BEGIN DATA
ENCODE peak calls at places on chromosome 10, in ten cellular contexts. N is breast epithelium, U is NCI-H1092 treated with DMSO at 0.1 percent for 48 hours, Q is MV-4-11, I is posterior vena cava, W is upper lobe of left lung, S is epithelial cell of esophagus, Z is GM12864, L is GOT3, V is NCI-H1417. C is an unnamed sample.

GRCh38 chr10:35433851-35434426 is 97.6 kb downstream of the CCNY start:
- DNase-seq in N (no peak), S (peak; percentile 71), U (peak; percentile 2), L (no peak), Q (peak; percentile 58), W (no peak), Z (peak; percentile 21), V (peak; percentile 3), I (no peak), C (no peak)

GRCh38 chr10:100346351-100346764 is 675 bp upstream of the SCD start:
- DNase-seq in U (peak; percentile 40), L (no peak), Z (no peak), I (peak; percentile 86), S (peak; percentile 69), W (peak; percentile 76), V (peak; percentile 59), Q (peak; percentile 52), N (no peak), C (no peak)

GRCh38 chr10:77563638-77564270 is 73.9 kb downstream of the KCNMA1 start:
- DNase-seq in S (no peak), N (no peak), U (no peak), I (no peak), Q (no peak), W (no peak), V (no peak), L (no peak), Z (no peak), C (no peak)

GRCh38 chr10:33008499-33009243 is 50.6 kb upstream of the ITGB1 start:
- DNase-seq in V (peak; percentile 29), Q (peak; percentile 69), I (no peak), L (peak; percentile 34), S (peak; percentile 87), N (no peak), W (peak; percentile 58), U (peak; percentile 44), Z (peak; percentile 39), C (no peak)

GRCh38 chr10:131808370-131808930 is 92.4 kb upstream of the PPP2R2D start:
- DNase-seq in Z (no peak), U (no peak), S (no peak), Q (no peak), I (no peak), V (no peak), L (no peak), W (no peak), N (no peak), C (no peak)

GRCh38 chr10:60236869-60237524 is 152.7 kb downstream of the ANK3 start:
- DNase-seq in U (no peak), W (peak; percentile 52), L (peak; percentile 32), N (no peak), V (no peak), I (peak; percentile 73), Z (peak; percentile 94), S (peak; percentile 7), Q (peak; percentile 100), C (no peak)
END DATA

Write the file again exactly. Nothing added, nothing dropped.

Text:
ENCODE peak calls at places on chromosome 10, in ten cellular contexts. N is breast epithelium, U is NCI-H1092 treated with DMSO at 0.1 percent for 48 hours, Q is MV-4-11, I is posterior vena cava, W is upper lobe of left lung, S is epithelial cell of esophagus, Z is GM12864, L is GOT3, V is NCI-H1417. C is an unnamed sample.

GRCh38 chr10:35433851-35434426 is 97.6 kb downstream of the CCNY start:
- DNase-seq in N (no peak), S (peak; percentile 71), U (peak; percentile 2), L (no peak), Q (peak; percentile 58), W (no peak), Z (peak; percentile 21), V (peak; percentile 3), I (no peak), C (no peak)

GRCh38 chr10:100346351-100346764 is 675 bp upstream of the SCD start:
- DNase-seq in U (peak; percentile 40), L (no peak), Z (no peak), I (peak; percentile 86), S (peak; percentile 69), W (peak; percentile 76), V (peak; percentile 59), Q (peak; percentile 52), N (no peak), C (no peak)

GRCh38 chr10:77563638-77564270 is 73.9 kb downstream of the KCNMA1 start:
- DNase-seq in S (no peak), N (no peak), U (no peak), I (no peak), Q (no peak), W (no peak), V (no peak), L (no peak), Z (no peak), C (no peak)

GRCh38 chr10:33008499-33009243 is 50.6 kb upstream of the ITGB1 start:
- DNase-seq in V (peak; percentile 29), Q (peak; percentile 69), I (no peak), L (peak; percentile 34), S (peak; percentile 87), N (no peak), W (peak; percentile 58), U (peak; percentile 44), Z (peak; percentile 39), C (no peak)

GRCh38 chr10:131808370-131808930 is 92.4 kb upstream of the PPP2R2D start:
- DNase-seq in Z (no peak), U (no peak), S (no peak), Q (no peak), I (no peak), V (no peak), L (no peak), W (no peak), N (no peak), C (no peak)

GRCh38 chr10:60236869-60237524 is 152.7 kb downstream of the ANK3 start:
- DNase-seq in U (no peak), W (peak; percentile 52), L (peak; percentile 32), N (no peak), V (no peak), I (peak; percentile 73), Z (peak; percentile 94), S (peak; percentile 7), Q (peak; percentile 100), C (no peak)